People have always built communities around common interests: Harley Davidson owners, card collectors, sneakerheads. There’s a community for everything. And they’re growing online in new ways. 

After months of the pandemic, and enormous spikes in gaming, time online, and remote education, it should come as no surprise that people are increasingly eager to connect with others online. 

While Georgetown students have returned to campus on the Hilltop, the pandemic has forced a piece of everyone – our “digital identity” – to move permanently online. Communities are following

And, in many ways, the metaverse makes this increasingly possible, makes our lives online fuller and more fulfilling. The metaverse is a digital world beyond our own world, accessed through virtual reality, video games, social media, and digital avatars. Or, according to The New York Times, a “fully realized digital world that exists beyond the analog one in which we live,” 

‘And with the metaverse on the rise while in the midst of third and fourth waves of the pandemic, it makes sense for communities to grow in places where people are spending their time and money. 

“Metaverse enthusiasts believe that our digital identities will eventually become just as meaningful as our offline selves, and that we’ll spend our money accordingly,” writes Kevin Roose in The New York Times

Non-fungible tokens (NFTs)—one-of-a-kind digital tokens or files that can’t be duplicated—have generated billions of dollars in the metaverse for artists and resellers alike. Think of NFTs as (expensive) digital baseball cards that can cost upwards of a hundred thousand dollars. While you can copy these files or screenshot the apes, there’s still only one original. And they’ve been selling like crazy

Insider attributes the boom in spending to the pandemic, the surging price of Bitcoin, and a distrust in the U.S. dollar. In other words, people have saved money during the pandemic and are looking for new ways to invest. With a younger generation of digitally savvy investors itching to spend, digital art is a new avenue to explore. 

Bored Ape Yacht Club (BAYC) launched in April, selling ten thousand iterations of the cartoon apes as NFTs. With stoned eyes and cigars dangling from their lips, touting a variety of hats, shirts, and skins, the apes replaced their humans’ profile pictures. “Your Bored Ape can serve as your digital identity, and open digital doors for you,” the site advertises, emulating Roose’s point about the metaverse.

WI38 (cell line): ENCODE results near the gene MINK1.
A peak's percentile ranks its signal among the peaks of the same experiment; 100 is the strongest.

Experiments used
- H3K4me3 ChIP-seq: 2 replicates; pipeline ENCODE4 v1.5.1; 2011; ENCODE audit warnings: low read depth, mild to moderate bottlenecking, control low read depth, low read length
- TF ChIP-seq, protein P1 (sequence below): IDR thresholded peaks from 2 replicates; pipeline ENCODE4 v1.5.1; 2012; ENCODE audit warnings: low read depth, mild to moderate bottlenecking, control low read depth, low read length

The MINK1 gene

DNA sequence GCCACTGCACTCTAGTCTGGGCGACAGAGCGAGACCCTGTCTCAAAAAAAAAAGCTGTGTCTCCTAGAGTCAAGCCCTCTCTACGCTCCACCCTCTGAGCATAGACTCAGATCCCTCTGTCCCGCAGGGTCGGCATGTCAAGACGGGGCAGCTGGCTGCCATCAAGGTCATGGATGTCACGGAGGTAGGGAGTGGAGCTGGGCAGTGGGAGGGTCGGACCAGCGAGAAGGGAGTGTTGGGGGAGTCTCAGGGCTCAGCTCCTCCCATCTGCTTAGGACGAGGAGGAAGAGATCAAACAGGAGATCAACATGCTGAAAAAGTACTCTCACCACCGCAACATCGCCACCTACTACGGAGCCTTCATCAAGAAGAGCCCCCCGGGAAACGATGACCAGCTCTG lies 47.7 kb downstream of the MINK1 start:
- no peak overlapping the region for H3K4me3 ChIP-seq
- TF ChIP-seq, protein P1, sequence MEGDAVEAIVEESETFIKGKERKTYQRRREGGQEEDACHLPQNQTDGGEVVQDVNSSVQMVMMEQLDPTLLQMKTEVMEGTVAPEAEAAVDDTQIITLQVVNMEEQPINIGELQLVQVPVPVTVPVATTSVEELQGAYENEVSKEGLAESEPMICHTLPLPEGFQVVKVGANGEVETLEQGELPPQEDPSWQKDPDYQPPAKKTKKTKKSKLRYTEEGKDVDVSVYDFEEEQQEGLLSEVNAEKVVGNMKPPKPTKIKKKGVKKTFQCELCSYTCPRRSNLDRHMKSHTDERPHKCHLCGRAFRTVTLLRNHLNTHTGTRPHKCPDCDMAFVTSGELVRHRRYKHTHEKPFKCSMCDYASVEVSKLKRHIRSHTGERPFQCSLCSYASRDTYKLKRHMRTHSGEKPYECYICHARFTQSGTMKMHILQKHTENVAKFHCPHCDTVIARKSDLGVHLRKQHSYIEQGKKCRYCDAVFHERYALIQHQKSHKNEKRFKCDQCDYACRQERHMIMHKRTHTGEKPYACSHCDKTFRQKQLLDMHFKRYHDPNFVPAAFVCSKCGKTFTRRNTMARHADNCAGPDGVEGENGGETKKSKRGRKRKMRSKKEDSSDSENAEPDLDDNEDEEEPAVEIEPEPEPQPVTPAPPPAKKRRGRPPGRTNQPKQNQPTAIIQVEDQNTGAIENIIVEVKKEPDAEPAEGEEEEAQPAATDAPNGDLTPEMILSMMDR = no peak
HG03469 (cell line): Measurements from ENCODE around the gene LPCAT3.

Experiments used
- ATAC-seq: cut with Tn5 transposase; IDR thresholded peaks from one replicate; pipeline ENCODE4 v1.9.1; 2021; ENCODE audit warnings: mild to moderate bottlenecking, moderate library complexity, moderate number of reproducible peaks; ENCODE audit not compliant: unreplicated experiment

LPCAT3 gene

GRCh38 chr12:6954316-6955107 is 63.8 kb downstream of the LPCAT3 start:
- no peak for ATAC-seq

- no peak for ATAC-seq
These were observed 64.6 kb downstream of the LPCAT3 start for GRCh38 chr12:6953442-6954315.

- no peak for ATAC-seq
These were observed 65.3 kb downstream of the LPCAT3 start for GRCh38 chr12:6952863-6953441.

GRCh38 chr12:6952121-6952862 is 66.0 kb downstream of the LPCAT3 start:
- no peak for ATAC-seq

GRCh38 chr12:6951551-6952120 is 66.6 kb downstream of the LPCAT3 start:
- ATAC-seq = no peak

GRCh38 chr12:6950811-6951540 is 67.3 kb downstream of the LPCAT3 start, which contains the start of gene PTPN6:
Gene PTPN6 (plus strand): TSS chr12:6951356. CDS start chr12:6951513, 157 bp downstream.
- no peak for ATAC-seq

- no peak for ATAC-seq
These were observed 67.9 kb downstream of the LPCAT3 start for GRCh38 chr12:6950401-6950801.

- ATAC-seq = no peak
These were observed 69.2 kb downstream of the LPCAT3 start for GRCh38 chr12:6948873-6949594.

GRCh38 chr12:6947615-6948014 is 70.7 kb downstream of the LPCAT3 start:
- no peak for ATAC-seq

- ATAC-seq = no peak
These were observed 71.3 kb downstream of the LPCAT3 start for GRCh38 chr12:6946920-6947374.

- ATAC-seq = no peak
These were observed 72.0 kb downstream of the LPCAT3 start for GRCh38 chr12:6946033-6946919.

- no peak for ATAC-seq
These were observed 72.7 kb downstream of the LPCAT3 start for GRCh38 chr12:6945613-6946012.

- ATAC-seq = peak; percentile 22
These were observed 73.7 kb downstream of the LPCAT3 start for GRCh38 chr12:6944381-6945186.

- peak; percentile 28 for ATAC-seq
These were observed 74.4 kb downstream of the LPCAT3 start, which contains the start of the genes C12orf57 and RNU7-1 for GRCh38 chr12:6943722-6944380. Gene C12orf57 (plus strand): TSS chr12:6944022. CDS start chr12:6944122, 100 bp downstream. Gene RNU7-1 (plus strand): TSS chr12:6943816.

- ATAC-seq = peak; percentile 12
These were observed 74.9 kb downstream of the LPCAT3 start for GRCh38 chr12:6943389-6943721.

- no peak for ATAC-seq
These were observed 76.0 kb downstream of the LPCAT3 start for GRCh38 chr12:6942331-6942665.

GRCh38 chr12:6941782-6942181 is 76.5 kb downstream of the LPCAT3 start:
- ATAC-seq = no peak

A few of the Bored Apes on the BAYC site

Although it sounds novel, the idea behind BAYC isn’t entirely new. StripperVille, another NFT community where virtual strippers can “dance” in digital clubs, sold all 3,000 dancers its creators made – a limited run of these collectibles – several months before BAYC’s launch. “Welcome to the world’s first digital Strip Club,” the site advertises. Increasingly, NFTs aren’t restricted to static photos or images; they can dance, move, and hangout depending on how the creators coded them in the blockchain. And, as offline, where there’s an interest, there’s a community. 

A virtual club in Stripperville

And these NFTs sell fast as people try to enter these elusive, and often expensive, ownership clubs. Club is a pretty accurate depiction. Besides the NFT itself, which the buyer would own, Bored Ape buyers are awarded access to a “swamp club” for apes, an online hangout place on the BAYC website for owners to visit other owners and their apes. 

If you’re a part of the BAYC community, you’re also invited to “hang with fellow apes, play blackjack and roulette” and tune in to an exclusive show by CryptoPunk rapper Spottie Wifi on their “Decentraland Riverboat,” which, visually emulating a real riverboat, serves as an online hangout spot for ape owners. And these online communities are starting to find new ways to connect – both online and offline.